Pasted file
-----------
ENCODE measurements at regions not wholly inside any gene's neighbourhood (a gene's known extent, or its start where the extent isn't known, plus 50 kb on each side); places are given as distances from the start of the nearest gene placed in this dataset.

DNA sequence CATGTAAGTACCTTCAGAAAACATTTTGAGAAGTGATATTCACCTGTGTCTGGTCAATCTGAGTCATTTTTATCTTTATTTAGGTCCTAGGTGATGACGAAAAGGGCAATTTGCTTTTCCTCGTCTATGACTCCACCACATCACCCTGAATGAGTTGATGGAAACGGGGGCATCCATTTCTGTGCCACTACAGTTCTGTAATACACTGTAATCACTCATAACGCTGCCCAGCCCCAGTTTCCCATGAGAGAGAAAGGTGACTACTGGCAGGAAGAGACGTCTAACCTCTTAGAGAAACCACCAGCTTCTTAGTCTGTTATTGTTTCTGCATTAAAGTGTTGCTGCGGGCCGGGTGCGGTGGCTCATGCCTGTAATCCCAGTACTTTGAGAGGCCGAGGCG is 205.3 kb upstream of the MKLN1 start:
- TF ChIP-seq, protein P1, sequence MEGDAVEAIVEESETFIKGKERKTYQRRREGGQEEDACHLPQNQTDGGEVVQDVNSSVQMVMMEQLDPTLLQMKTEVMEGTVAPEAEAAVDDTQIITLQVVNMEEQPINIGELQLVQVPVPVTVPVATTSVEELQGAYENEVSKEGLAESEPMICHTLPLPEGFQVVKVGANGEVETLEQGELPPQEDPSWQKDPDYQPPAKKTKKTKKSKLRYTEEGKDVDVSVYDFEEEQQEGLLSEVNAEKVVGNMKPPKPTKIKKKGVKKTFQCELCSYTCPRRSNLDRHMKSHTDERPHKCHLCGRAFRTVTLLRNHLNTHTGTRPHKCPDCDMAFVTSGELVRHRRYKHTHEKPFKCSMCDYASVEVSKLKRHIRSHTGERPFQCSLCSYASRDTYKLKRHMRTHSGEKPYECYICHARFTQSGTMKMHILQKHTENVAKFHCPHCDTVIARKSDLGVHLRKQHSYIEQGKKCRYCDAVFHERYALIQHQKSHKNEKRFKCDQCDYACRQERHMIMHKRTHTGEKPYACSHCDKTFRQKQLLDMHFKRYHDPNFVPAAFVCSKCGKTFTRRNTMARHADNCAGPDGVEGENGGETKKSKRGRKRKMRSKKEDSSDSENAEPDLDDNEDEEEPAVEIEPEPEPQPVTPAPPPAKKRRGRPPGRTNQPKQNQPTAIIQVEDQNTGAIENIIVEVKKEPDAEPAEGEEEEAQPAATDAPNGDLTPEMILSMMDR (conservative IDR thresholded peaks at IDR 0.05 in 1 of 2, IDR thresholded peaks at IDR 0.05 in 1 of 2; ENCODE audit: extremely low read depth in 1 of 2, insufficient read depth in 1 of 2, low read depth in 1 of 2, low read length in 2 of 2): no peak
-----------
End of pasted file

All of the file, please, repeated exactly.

ENCODE measurements at regions not wholly inside any gene's neighbourhood (a gene's known extent, or its start where the extent isn't known, plus 50 kb on each side); places are given as distances from the start of the nearest gene placed in this dataset.

DNA sequence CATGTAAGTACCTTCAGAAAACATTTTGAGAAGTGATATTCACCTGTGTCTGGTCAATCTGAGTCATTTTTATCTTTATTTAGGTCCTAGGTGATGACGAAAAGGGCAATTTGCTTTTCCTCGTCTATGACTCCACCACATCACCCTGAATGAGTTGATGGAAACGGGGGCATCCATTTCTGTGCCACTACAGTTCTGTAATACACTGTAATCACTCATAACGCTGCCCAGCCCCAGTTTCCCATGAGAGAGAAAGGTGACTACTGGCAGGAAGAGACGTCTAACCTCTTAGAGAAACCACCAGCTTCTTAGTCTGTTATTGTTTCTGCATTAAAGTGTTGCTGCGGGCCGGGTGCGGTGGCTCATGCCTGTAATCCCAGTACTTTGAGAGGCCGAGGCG is 205.3 kb upstream of the MKLN1 start:
- TF ChIP-seq, protein P1, sequence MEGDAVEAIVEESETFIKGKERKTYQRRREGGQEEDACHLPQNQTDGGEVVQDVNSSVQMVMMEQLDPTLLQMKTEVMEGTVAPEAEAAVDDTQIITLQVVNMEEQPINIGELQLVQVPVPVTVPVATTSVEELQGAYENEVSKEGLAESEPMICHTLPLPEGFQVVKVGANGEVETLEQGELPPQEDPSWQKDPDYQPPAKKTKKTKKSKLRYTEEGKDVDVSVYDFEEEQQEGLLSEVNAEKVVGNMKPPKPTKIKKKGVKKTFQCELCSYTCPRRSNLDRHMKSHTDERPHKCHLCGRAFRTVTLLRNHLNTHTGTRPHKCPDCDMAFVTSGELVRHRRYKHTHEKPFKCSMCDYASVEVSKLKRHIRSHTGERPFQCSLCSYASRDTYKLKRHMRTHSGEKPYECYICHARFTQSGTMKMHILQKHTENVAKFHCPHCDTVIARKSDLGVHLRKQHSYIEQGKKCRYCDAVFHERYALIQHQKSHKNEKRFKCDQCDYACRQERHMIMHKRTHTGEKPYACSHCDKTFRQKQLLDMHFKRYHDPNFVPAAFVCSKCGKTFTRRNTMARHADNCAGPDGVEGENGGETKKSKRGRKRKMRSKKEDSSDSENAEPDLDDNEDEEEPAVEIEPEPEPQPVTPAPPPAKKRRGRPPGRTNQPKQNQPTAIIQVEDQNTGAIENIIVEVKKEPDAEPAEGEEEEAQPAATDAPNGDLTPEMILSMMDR (conservative IDR thresholded peaks at IDR 0.05 in 1 of 2, IDR thresholded peaks at IDR 0.05 in 1 of 2; ENCODE audit: extremely low read depth in 1 of 2, insufficient read depth in 1 of 2, low read depth in 1 of 2, low read length in 2 of 2): no peak